As I've observed in certain congregations or families of believers, personal preferences such as exclusive use of the King James Version of the Bible or strict limitations on various aspects of life can inadvertently become a litmus test for salvation. When individuals impose their personal convictions as a benchmark for spiritual growth, it can alienate those who may not share the same interpretations, leading to a rigid and exclusionary environment within the church.
Furthermore, there exists a tendency among some believers to enforce their personal views on what they perceive as morally ambiguous areas of life. These practices often stem from a desire to regulate every aspect of one's life in accordance with a particular interpretation of religious principles. This can manifest in the form of prescribed prayer times, strict limitations on certain activities, or even restrictions on mundane daily practices, such as shopping or vacation preferences. While these convictions may stem from genuine religious fervor, they can inadvertently limit the individual's spiritual growth and greatly inhibit their ability to engage with the complexities of the modern world.
Legalism in its most extreme forms can even prohibit one’s ability to evangelize. In some extreme families or congregations, there are those who take personal convictions to such an extreme level that they cannot even be in the presence of those who do not share their own convictions. For example, there are those who have who have such strong convictions against alcohol that that will not enter a restaurant or even a grocery store where alcohol is served or sold. There are those who are so convicted about modest dressing that cannot go anywhere that someone is likely to be dressed immodestly. We’re not talking about avoiding the red-light district or adult clubs, but avoiding going to any lake or river because someone may be in a bathing suit, or refusing to enter a museum because Venus de Milo or Lady Godiva may be on display.
In Matthew Chapter 5, Jesus tells us: “You are the light of the world. A city set on a hill cannot be hidden; nor does anyone light a lamp and put it under a basket, but on the lampstand, and it gives light to all who are in the house. Let your light shine before men in such a way that they may see your good works, and glorify your Father who is in heaven”. If you purport yourself and your family to be followers of Christ, yet shelter yourself from the world, you’re hiding your lamp under a basket.
Contrary to legalistic practices, the teachings of Jesus emphasize the importance of genuine, heartfelt worship and spiritual sincerity. In Luke 11:37-54, Jesus rebukes the Pharisees for their outward displays of righteousness, highlighting the significance of inward purity and authentic devotion to God. He stresses the futility of adhering to strict external rituals while neglecting the matters of the heart, signaling the inherent danger of legalism and its potential to deviate from the true essence of faith.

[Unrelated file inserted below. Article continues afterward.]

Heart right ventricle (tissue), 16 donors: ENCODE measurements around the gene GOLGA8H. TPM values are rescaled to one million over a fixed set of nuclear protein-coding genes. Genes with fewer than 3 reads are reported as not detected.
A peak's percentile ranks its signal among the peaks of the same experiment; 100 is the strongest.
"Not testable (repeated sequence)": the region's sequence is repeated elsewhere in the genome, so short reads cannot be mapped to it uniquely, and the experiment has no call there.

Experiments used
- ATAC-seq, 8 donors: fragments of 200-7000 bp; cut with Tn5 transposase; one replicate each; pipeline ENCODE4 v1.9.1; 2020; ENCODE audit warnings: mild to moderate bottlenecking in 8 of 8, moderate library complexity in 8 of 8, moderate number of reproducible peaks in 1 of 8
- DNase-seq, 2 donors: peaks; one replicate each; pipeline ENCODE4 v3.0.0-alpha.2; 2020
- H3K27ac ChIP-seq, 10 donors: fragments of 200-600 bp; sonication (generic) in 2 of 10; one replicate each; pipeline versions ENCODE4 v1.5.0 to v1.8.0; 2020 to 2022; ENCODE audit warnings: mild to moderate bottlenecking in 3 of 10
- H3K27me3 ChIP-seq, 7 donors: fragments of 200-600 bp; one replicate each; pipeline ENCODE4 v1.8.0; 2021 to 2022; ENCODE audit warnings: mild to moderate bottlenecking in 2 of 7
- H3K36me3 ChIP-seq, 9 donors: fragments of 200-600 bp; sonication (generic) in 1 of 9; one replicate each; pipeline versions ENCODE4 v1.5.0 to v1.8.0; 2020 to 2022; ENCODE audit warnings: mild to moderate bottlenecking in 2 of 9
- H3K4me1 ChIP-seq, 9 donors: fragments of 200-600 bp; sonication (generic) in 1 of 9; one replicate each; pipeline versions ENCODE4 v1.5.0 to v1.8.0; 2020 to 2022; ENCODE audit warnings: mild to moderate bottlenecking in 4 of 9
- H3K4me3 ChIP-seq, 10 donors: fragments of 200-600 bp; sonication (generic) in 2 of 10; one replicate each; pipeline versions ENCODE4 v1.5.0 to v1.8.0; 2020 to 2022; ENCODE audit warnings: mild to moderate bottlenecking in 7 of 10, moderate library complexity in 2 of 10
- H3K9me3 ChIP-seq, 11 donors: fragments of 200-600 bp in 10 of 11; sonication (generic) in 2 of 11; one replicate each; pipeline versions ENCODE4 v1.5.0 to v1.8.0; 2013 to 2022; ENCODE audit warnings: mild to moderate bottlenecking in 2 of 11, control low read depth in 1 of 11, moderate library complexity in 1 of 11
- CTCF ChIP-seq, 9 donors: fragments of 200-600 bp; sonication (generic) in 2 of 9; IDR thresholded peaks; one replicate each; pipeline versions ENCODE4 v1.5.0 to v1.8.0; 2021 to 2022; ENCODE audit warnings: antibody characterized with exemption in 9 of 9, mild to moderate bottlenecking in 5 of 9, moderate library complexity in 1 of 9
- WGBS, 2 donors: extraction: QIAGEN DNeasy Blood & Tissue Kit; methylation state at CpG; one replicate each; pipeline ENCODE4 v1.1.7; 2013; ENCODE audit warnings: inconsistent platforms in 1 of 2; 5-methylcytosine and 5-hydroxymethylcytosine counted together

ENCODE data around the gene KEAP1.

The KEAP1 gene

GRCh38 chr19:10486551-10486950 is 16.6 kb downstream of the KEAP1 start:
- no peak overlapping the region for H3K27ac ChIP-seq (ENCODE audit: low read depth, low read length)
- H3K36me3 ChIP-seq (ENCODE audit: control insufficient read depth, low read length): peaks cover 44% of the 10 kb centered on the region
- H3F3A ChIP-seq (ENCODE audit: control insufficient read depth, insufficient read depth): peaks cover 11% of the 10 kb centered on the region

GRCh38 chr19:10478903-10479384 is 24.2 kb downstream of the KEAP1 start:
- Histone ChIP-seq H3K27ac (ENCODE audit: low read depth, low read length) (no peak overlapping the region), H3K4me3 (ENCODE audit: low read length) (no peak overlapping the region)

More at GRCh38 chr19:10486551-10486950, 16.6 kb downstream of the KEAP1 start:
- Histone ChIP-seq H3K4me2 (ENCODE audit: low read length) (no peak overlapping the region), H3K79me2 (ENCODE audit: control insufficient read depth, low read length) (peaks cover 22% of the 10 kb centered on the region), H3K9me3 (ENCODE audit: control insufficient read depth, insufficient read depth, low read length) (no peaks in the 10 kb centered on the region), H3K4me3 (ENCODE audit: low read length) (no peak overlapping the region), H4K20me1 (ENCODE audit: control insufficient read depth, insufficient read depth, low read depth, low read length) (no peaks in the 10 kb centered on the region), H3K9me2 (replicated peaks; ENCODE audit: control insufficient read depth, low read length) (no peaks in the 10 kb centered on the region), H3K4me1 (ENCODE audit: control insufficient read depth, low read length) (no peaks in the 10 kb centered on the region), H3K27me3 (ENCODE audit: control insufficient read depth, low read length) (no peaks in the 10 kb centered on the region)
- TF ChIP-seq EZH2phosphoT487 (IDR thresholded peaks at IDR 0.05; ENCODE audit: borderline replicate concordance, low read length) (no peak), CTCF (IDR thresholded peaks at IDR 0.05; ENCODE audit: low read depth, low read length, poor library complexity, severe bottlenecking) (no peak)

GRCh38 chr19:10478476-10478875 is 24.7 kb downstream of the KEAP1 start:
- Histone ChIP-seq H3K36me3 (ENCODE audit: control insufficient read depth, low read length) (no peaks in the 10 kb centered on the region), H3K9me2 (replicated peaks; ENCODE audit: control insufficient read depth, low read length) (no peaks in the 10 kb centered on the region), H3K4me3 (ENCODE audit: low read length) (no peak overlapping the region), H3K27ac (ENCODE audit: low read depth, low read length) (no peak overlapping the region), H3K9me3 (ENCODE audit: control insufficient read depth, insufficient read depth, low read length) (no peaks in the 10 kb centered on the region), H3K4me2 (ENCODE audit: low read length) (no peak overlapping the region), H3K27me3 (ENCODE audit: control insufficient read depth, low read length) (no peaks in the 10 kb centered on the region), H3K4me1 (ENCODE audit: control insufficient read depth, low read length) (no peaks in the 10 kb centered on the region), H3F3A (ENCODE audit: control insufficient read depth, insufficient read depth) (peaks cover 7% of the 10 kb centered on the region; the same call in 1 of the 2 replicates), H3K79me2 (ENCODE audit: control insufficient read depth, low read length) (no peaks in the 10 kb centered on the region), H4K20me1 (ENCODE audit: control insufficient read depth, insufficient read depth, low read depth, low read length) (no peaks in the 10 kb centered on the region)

Moreover, legalism undermines the very purpose of genuine faith, often leading to an empty display of outward obedience rather than a true transformation of the heart. As Tullian Tchividjian rightly points out, legalism promotes the erroneous belief that God's love is contingent upon human efforts, disregarding the fundamental truth that it is God's love that initiates true change within individuals. Consequently, a legalistic mindset hinders individuals from experiencing the transformative power of God's grace and love, leading to a shallow and superficial understanding of faith.
To combat the dangers of legalism, it is crucial to embrace a balanced approach that prioritizes genuine faith and heartfelt obedience. Striking a balance between adhering to spiritual practices, personal convictions, and fostering a personal relationship with God is essential to avoid falling into the trap of legalistic thinking. As highlighted in 1 Samuel 16:7, God looks at the heart, not outward appearances, emphasizing the importance of cultivating a genuine, heartfelt connection with Him.
In conclusion, legalism poses a significant threat to the integrity and vitality of contemporary Christian communities. Its divisive nature and detrimental impact on personal faith highlight the importance of fostering a genuine, heartfelt relationship with God that transcends mere adherence to religious laws and regulations. By embracing a balanced approach that prioritizes authentic spiritual growth and genuine love for God, we can navigate the complexities of faith without succumbing to the dangers of legalistic thinking. As we continue to walk on our individual paths of faith, may we remain steadfast in our commitment to uphold the true essence of Christianity, which lies in the boundless grace and love of our Creator.
Kevin Lanham - Veal Station Ministries